You are hereBack to top
Publisher W.W. Norton pulls Philip Roth bio after sexual assault allegations against biographer
Publisher W.W. Norton has pulled the recently published biography of Philip Roth from distribution after allegations of sexual assault against the biographer Blake Bailey. This is a huge move, as the book, published April 7th, was considered one of the biggest books of the publishing season. W.W. Norton will also make a donation in the amount of the advance paid to the author to organizations who offer support to victims and survivors of sexual assault
The allegations against Blake Bailey hit the news a week ago with a front page article in The New York Times:
Now, allegations against Mr. Bailey, 57, have emerged, including claims that he sexually assaulted two women, one as recently as 2015, and that he behaved inappropriately toward middle school students when he was a teacher in the 1990s….
Several of the allegations against Mr. Bailey focus on his behavior when he was an 8th-grade English teacher at Lusher, a middle school in New Orleans, but a previously unreported allegation is from 2015.
That same year, Valentina Rice, a publishing executive, met Mr. Bailey at the home of Dwight Garner, a book critic for The Times, and his wife in Frenchtown, N.J. A frequent guest at their home, Ms. Rice, 47, planned to stay overnight, as did Mr. Bailey, she said.
After she went to bed, Mr. Bailey entered her room and raped her, she said. She said “no” and “stop” repeatedly, she said in an interview.
The allegations detail how Bailey used a ‘groom and wait’ tactic with the middle school girls he taught, establishing a trusting relationship with them in their youth, and then seeking them out when they were older. Former middle school students describe multiple ways he would groom them by telling them how “funny and smart they were, which made them feel special. He would also make off-color jokes that made them feel like they were his equals.” He would stay in touch as they entered high school, often with more risque comments, and once they reached adulthood would seek to date them. More recent allegations of sexual assault and rape show that his predations weren’t limited to his students.
Bailey has denied the allegations, but his denials are problematic in themselves. A statement issued by his lawyer stated that:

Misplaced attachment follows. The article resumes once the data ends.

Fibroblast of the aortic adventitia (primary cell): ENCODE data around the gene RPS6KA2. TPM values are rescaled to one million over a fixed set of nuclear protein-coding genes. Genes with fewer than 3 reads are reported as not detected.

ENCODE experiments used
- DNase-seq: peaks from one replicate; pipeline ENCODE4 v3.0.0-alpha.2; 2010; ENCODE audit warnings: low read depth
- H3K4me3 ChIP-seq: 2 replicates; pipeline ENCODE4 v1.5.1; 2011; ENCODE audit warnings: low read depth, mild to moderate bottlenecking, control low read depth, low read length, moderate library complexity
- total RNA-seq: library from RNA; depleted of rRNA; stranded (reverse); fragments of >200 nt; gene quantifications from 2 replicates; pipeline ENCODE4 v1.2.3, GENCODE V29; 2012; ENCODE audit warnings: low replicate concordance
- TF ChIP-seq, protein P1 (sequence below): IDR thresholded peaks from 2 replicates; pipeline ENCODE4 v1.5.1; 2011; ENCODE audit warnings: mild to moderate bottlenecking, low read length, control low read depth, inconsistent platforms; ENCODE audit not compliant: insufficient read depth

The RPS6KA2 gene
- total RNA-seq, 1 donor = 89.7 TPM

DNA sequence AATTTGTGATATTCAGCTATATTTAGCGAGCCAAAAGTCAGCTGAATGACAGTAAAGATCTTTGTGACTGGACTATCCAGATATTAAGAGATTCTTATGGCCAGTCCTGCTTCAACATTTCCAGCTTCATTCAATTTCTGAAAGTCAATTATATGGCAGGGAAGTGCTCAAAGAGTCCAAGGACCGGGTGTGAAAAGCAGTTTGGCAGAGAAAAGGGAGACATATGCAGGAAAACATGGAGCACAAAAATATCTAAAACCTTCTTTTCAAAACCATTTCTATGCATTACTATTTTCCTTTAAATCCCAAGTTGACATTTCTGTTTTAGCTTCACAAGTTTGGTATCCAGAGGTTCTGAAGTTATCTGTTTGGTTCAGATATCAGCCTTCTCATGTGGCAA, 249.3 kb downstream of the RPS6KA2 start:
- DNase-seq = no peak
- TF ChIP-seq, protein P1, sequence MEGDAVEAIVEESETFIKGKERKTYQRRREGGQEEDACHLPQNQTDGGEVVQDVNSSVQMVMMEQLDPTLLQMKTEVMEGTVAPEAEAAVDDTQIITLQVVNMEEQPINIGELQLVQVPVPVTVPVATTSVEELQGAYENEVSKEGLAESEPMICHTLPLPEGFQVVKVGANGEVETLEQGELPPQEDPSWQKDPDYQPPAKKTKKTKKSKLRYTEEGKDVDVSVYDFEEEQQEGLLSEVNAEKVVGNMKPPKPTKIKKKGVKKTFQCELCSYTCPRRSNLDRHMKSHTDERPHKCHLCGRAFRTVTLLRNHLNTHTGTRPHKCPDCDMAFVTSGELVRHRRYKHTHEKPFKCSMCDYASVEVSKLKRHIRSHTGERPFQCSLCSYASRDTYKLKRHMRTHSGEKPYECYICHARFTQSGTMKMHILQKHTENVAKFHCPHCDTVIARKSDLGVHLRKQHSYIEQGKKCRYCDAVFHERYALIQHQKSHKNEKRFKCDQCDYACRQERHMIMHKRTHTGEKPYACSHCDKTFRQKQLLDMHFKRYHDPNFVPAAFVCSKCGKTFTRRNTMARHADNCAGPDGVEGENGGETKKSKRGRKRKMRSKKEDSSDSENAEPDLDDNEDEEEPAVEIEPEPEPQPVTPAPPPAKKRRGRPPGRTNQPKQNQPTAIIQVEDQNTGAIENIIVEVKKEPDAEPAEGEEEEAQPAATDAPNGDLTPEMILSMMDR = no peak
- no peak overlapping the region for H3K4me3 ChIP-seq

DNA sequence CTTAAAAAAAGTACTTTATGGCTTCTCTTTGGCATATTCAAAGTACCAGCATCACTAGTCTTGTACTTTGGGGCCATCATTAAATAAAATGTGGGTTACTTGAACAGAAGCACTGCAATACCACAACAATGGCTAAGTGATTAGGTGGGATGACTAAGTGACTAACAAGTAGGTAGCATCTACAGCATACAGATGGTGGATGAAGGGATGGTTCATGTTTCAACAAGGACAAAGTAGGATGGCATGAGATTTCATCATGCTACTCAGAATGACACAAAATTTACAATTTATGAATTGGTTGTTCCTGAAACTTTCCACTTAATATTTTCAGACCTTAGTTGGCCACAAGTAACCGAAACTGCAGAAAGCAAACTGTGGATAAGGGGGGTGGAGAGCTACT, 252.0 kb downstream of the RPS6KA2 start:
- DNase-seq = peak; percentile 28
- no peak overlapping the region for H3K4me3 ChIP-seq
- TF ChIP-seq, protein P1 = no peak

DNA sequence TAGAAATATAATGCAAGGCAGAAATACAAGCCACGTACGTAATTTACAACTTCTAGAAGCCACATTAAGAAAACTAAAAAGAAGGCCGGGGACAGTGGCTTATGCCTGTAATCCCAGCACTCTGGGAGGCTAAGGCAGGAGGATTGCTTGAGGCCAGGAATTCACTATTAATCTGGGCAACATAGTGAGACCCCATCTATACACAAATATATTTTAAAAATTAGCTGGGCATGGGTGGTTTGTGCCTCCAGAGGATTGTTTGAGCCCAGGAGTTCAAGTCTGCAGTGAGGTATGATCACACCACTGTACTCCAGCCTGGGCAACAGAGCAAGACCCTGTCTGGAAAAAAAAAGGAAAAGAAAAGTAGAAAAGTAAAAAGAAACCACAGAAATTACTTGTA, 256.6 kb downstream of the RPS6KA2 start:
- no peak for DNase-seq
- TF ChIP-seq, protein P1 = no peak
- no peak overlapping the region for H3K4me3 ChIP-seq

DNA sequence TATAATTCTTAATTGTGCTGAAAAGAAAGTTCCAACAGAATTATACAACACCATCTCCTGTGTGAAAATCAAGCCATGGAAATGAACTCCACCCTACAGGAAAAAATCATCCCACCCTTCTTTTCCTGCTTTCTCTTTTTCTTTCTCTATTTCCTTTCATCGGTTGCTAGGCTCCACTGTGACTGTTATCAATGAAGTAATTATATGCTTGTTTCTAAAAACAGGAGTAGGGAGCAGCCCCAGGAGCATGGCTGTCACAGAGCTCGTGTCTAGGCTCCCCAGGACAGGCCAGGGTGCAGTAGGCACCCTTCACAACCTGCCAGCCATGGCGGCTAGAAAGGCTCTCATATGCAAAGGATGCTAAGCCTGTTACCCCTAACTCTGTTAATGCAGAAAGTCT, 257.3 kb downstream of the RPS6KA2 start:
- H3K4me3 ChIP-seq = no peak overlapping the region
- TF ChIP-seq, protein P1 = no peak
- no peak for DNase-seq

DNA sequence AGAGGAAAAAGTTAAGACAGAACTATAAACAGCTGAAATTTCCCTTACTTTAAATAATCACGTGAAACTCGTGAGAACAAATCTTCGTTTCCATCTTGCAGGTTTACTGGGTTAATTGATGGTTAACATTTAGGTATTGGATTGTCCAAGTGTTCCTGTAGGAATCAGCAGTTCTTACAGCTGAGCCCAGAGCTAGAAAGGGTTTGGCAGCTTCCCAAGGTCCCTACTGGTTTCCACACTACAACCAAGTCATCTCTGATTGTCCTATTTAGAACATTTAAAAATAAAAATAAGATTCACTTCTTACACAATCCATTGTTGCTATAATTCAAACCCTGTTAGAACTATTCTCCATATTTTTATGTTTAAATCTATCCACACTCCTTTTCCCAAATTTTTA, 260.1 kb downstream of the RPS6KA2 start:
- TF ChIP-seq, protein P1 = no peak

“Mr. Bailey has never acted inappropriately with any student and has never received any complaints about his time at Lusher more than 20 years ago.”
Gibbens’ statement continued: “It is absurd to suggest that he was grooming students for anticipated encounters as adults many years later. The allegations in your email are false, hurtful descriptions of conduct between adults. Mr. Bailey has never treated a woman inappropriately and has never forced himself on a woman.”
And yet, Bailey himself has emailed some of his accusers with such charming denials as “Whatever the rumor mill says, I had sex with no minors or students who were my students at the time. My behavior was deplorable, but I did nothing illegal.” Or this: “For what it’s worth, you weren’t in 8th grade when the night in question occurred; you were in your 20s and I was in my 30s (just), and for the record I wasn’t attracted to you when you were in 8th grade and have never laid a glove on any student, while she was my student, including college and grad school students,”
Books and book deals being canceled by publishers have been in the news a lot recently. Simon and Schuster canceled a book by seditionist Senator Josh Hawley back in January, declined to distribute a book written by one of the cops who shot Breonna Taylor, and has also just received a petition from 200 employees joined by 3500 others demanding it cancel the two-book deal it just signed with Mike Pence (and they’ve also contracted for a book by Kellyanne Conway.) Just over a year ago, Hachette dropped Woody Allen’s memoir.
In short, a debate is roiling over the role of publishers as gatekeepers over who is allowed to tell their story. In the case of Simon and Schuster, their two responses encapsulate the debate. Regarding the Hawley book, they said “As a publisher it will always be our mission to amplify a variety of voices and viewpoints: At the same time we take seriously our larger public responsibility as citizens, and cannot support Senator Hawley after his role in what became a dangerous threat.” But in their initial response to the Mike Pence controversy (a position which may very well change,) S&S states: “We come to work each day to publish, not cancel, which is the most extreme decision a publisher can make, and one that runs counter to the very core of our mission to publish a diversity of voices and perspectives. When we allow our judgment to dwell on the books we dislike,” he wrote, “we distract ourselves from our primary purpose as a publisher — to champion the books we believe in and love.”